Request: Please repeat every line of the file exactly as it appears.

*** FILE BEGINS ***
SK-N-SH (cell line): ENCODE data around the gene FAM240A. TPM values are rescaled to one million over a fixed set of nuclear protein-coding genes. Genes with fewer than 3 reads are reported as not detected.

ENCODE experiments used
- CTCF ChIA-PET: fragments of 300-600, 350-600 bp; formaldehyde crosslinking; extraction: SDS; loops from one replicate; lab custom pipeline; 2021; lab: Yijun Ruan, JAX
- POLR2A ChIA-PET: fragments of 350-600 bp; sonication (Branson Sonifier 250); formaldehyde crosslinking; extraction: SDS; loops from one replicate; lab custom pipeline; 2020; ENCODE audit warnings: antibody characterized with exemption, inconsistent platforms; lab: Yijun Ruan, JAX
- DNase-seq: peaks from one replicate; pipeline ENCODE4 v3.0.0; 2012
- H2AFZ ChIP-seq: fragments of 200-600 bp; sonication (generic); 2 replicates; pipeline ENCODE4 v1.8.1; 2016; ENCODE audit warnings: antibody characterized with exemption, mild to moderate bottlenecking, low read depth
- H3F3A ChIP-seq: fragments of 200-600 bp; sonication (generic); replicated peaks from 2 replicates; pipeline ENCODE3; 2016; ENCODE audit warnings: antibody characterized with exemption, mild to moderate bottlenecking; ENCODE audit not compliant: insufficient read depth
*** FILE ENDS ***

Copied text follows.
SK-N-SH (cell line): ENCODE data around the gene FAM240A. TPM values are rescaled to one million over a fixed set of nuclear protein-coding genes. Genes with fewer than 3 reads are reported as not detected.

ENCODE experiments used
- CTCF ChIA-PET: fragments of 300-600, 350-600 bp; formaldehyde crosslinking; extraction: SDS; loops from one replicate; lab custom pipeline; 2021; lab: Yijun Ruan, JAX
- POLR2A ChIA-PET: fragments of 350-600 bp; sonication (Branson Sonifier 250); formaldehyde crosslinking; extraction: SDS; loops from one replicate; lab custom pipeline; 2020; ENCODE audit warnings: antibody characterized with exemption, inconsistent platforms; lab: Yijun Ruan, JAX
- DNase-seq: peaks from one replicate; pipeline ENCODE4 v3.0.0; 2012
- H2AFZ ChIP-seq: fragments of 200-600 bp; sonication (generic); 2 replicates; pipeline ENCODE4 v1.8.1; 2016; ENCODE audit warnings: antibody characterized with exemption, mild to moderate bottlenecking, low read depth
- H3F3A ChIP-seq: fragments of 200-600 bp; sonication (generic); replicated peaks from 2 replicates; pipeline ENCODE3; 2016; ENCODE audit warnings: antibody characterized with exemption, mild to moderate bottlenecking; ENCODE audit not compliant: insufficient read depth